To address the soaring costs of affordable housing, Mayor Farrell hosted an affordable housing summit at City Hall on Monday, attended by City agencies, contractors and sub-contractors, architects and labor representatives. As a result of the summit, Mayor Farrell created the three working groups, which will present their recommendations for lowering housing costs and speeding up production in July. The groups will have specific areas, with one focusing on regulatory action, one on design action and one on workforce action.

“We’re grateful for the engagement of affordable housing stakeholders in San Francisco in an effort to collaboratively bring construction costs down,” said Kate Hartley, Director of the Mayor’s Office of Housing and Community Development.  “Every dollar we save will be reinvested into more affordable housing, which is so desperately needed in our communities. This work will also keep work flowing to construction workers, design professionals, and property management staff over the long term.”

“This is a very challenging cost environment for construction in all sectors, and we understand that it feels particularly difficult when looking at affordable housing,” said Kathryn Cahill, Chief Executive Officer of Cahill Contractors LLC. “We need ideas and efforts from all sides to work towards reducing costs in this market. We look forward to the opportunity to brainstorm ideas with stakeholders about how to bring down costs and enable the City to build more units of much needed affordable housing.”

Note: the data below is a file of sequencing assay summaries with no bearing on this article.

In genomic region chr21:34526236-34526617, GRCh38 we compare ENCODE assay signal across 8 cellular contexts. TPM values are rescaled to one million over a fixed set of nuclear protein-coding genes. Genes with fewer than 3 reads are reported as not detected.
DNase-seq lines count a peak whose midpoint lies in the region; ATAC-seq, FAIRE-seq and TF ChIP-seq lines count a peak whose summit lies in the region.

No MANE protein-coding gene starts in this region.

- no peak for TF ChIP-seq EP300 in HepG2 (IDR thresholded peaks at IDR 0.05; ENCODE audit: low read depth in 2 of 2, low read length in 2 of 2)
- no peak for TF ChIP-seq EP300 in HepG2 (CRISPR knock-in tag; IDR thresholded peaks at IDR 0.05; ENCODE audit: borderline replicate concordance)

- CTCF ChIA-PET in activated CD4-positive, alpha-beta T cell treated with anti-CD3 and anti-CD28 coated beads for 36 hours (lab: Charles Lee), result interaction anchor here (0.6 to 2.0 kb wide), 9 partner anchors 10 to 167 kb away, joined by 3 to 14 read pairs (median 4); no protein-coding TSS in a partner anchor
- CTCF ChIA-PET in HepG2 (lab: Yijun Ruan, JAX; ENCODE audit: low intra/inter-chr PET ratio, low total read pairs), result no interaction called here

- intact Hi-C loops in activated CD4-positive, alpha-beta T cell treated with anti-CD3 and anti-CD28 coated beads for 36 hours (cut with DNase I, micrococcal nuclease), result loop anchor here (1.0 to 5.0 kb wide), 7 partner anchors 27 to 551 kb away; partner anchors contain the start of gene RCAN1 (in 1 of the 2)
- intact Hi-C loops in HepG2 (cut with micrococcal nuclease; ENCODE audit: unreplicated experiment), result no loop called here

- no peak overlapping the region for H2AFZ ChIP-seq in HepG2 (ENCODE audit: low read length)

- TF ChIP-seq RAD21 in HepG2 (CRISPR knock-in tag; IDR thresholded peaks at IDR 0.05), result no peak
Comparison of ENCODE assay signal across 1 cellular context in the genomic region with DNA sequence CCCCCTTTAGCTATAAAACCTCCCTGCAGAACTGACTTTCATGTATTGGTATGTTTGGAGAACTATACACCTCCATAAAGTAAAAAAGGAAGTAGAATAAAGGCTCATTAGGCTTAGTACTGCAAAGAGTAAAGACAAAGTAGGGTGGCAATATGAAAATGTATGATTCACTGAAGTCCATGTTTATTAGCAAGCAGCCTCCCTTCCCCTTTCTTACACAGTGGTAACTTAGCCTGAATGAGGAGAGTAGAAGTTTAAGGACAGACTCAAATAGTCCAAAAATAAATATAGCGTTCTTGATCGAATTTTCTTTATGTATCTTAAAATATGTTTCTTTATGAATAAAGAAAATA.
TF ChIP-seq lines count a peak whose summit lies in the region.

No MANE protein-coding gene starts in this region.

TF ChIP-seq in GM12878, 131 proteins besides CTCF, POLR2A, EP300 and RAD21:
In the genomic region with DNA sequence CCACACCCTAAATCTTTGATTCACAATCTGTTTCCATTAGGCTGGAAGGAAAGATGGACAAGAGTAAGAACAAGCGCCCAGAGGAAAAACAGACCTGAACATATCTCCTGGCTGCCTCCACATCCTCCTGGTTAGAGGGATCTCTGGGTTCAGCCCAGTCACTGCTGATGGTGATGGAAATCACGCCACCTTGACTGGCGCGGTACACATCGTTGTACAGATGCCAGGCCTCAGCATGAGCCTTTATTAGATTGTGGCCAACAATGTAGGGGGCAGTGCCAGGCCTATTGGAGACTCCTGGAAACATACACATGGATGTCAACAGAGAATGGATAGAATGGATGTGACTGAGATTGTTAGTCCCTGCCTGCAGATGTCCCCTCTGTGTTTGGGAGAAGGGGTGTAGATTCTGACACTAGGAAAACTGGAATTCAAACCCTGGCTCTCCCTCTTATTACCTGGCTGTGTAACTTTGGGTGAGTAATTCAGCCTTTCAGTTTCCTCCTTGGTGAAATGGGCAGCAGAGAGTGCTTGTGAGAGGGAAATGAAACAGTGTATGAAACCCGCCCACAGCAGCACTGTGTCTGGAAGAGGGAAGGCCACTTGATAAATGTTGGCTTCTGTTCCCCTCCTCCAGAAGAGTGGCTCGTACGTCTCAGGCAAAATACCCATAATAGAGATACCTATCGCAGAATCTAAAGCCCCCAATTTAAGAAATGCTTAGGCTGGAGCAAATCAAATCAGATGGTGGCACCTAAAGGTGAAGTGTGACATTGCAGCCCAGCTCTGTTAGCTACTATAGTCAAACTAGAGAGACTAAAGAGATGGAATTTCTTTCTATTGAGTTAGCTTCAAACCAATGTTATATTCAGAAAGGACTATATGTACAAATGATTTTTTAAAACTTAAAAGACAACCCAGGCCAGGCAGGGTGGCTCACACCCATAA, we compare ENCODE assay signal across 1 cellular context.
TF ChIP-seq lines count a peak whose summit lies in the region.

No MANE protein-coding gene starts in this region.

The convening of the three working groups is the latest effort by Mayor Farrell to tackle the ever-growing costs of building housing in San Francisco. Last month, he introduced legislation to streamline City permit processing in an effort to produce more housing faster, following up on an Executive Directive issued by former Mayor Edwin M. Lee in 2017.

Mayor Farrell’s legislation will create consistent public notification requirements with improved clarity, consolidate multiple redundant hearing processes and streamline the approval of housing projects. The legislation will also eliminate the need for multiple hearings for most projects in the Downtown and eastern neighborhoods.

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OPENING PHOTO writer, photo Cabe6403 at English Wikipedia